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[John_Lit] Re: Did John know the synoptics?

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  • Paul Anderson
    Dear Antonio, Thank you for clarifying your views; these sorts of dialogues help me also clarify mine. I do think John was aware of written Mark, and with
    Message 1 of 24 , Jan 8, 2000
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      Dear Antonio,

      Thank you for clarifying your views; these sorts of dialogues help me also
      clarify mine. I do think John was aware of written Mark, and with you, I
      believe familiarity with Mark influenced the formation of John in a
      variety of ways. This is different, however, from traditional derivation;
      John's tradition has its own origins. I read the excellent thesis of one
      of William Loader's students, David Mackay, entitled, 'Are traces of
      dependence on Mark 6-8 and related passages to be found in John 6? A
      contribution to the debate on John's relationship with Mark.' It is an
      excellent piece, and I have also recommended it for publication. It
      develops the points you are making, Antonio, and I think you'd like it.

      On the other hand, I believe there is ample evidence to suggest contact
      between the pre-Marcan and Johannine traditions before Mark was finalized.
      The reason this material suggests orality, if gospel redaction analysis
      tells us anything, is that the material common to Mark and John (omitted
      by Matthew's and Luke's redactions of Mark) indicates two sorts of
      contrasts between Marcan and Johannine traditions and choices made by
      written traditions using a written tradition. These include nonsymbolic
      illustrative detail, and theological asides (see Tables 10-15). Common
      patterns also extend to the Passion narratives and the Temple cleansing.
      These are some of the reasons I call the pre-Marcan and early Johannine
      traditional relationships interfluential. The Johannine may have
      contributed to some of the pre-Marcan material as well.

      PA


      Paul N. Anderson
      Associate Professor of Biblical and Quaker Studies
      George Fox University
      Newberg, OR 97132
      503-554-2651
    • Antonio Jerez
      Dear Paul, thanks for your further clarifications. I must admit that I am still a bit confused about your position. Maybe the problem stems from what I read in
      Message 2 of 24 , Jan 9, 2000
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        Dear Paul,

        thanks for your further clarifications. I must admit that I am still a bit confused
        about your position. Maybe the problem stems from what I read in one of your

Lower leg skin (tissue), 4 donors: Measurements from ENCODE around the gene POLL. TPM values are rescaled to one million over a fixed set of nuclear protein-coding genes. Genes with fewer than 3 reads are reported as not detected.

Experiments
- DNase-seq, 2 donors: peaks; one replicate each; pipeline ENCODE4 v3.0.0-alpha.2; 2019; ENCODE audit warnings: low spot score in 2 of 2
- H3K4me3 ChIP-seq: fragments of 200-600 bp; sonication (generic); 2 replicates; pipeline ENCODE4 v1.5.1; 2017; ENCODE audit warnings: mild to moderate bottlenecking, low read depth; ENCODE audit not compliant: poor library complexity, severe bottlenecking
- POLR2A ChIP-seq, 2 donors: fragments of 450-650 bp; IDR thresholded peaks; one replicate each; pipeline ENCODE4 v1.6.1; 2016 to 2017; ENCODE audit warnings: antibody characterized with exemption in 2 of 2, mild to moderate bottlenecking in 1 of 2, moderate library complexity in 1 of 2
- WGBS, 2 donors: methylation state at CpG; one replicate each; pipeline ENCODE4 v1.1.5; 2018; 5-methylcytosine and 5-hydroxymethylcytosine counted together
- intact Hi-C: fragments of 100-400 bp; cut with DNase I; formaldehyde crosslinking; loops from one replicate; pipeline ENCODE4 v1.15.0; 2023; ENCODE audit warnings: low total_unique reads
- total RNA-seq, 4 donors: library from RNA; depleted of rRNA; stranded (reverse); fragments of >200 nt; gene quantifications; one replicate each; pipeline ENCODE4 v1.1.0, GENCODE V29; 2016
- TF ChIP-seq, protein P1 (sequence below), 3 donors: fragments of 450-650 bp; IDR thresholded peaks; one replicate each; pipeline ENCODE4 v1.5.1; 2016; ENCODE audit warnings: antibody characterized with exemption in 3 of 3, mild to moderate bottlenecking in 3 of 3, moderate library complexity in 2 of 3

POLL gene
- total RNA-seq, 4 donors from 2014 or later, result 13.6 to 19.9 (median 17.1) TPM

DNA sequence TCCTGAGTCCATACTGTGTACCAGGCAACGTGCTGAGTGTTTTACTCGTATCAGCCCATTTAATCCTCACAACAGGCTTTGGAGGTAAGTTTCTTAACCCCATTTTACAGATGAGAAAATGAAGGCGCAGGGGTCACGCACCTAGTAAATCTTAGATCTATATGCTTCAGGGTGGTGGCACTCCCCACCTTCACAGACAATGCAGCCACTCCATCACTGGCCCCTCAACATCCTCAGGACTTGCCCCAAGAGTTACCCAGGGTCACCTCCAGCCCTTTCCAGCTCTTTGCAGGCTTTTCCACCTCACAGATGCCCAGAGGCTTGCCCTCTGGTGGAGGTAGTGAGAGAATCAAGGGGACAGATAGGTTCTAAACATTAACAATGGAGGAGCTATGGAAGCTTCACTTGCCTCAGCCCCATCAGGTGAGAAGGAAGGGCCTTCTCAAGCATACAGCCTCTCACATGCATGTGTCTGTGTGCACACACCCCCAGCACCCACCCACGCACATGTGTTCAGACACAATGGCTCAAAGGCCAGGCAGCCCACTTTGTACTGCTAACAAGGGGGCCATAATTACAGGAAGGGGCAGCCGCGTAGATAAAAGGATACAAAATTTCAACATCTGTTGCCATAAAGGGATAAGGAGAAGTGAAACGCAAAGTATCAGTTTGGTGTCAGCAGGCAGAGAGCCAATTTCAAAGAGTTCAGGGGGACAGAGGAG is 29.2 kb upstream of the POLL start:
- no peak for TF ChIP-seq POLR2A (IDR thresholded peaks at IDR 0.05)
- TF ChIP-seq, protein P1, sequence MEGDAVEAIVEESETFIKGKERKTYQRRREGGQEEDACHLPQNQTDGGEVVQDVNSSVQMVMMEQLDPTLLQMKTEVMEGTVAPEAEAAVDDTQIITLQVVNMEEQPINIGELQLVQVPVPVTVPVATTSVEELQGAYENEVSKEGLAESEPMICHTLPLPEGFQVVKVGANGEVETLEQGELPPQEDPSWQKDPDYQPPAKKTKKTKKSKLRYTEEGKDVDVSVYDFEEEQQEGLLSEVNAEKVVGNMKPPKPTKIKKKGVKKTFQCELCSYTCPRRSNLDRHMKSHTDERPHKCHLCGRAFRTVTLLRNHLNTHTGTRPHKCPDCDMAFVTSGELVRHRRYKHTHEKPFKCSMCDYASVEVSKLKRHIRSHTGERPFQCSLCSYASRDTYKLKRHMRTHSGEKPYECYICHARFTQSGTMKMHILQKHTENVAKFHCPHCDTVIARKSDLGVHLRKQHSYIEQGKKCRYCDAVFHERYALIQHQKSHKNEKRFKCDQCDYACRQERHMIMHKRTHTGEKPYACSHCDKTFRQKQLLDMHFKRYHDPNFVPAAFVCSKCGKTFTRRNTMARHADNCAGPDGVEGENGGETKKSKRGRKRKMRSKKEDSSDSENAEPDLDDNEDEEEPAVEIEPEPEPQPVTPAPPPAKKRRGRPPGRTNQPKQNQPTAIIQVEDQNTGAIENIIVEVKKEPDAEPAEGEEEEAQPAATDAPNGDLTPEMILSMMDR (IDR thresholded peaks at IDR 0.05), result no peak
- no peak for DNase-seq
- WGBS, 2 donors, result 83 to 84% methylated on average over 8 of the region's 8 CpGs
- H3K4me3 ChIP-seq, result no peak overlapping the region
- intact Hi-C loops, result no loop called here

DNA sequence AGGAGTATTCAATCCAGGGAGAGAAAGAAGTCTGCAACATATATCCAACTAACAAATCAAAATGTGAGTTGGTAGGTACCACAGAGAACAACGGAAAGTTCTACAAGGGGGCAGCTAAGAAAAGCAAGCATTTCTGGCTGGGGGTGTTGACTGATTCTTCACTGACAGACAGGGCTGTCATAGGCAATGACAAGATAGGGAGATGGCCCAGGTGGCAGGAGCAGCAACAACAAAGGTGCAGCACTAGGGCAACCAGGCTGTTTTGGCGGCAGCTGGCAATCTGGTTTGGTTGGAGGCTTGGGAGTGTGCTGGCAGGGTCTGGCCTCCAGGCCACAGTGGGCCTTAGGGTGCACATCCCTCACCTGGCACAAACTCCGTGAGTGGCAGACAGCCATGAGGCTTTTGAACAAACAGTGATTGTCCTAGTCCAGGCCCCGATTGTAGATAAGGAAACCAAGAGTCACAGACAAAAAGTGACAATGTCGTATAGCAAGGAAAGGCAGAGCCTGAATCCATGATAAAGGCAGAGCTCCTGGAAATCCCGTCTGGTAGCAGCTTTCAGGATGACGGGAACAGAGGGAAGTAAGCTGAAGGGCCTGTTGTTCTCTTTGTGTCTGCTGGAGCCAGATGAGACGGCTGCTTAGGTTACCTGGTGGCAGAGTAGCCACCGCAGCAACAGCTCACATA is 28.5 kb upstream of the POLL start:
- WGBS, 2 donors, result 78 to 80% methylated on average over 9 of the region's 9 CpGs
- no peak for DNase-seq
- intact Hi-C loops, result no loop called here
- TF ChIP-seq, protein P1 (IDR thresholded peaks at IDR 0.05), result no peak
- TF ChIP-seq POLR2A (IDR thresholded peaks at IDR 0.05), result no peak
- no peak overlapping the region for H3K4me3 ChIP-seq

earlier messages. On 27 December 1999 you wrote:

        "b) Gardner-Smith was correct regarding John's nondependence on the
        Synoptics, but this does not imply non-engagement with the traditions.
        Further, just because John is finalized latest (ca. 100), this does not
        imply the Johannine tradition does not go back to the ministry of Jesus in
        some independent way. Against the view Barrett and others in the last
        decade or more, I found 45 contacts between John 6 and Mark, but 0
        identical contacts (see respective tables), making John's dependence on
        written Mark an impossible view to hold. Nor are there any entirely
        identical references between Mark and John suggestive of documentary
        dependence. "

        I took this to mean that you believed that there were no direct points of
        contacts between GMark and GJohn, i e the author of GJohn had not
        read GMark and did not use parts of it to develop his own "midrash" on
        scenes that he found in GMark. This is what I would call the true non-dependence
        position. Now in your latest message you tell me that you "do think John was
        aware of written Mark". The crucial question is what you mean by the word "aware".
        Had the author of GJohn only heard by word of mouth about the existence of
        GMark? Had the author of GJohn only by word of mouth a scetchy idea about the
        rough outline and content of GMark? Or had the author of GJohn read a copy of
        GMark and was influenced by it. The last alternative is what I define as the dependence
        position. Maybe we are using different definitions of what counts as non-dependence
        and dependence.

        Best wishes

        Antonio Jerez
        Goteborg University, Sweden
        antonio.jerez@...
      • Paul Anderson
        Dear Antonio, I can see why you mistook part of what I was saying. Let me clarify even further, as a great source of misundersanding and error among scholars
        Message 3 of 24 , Jan 10, 2000
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          Dear Antonio,

          I can see why you mistook part of what I was saying. Let me clarify even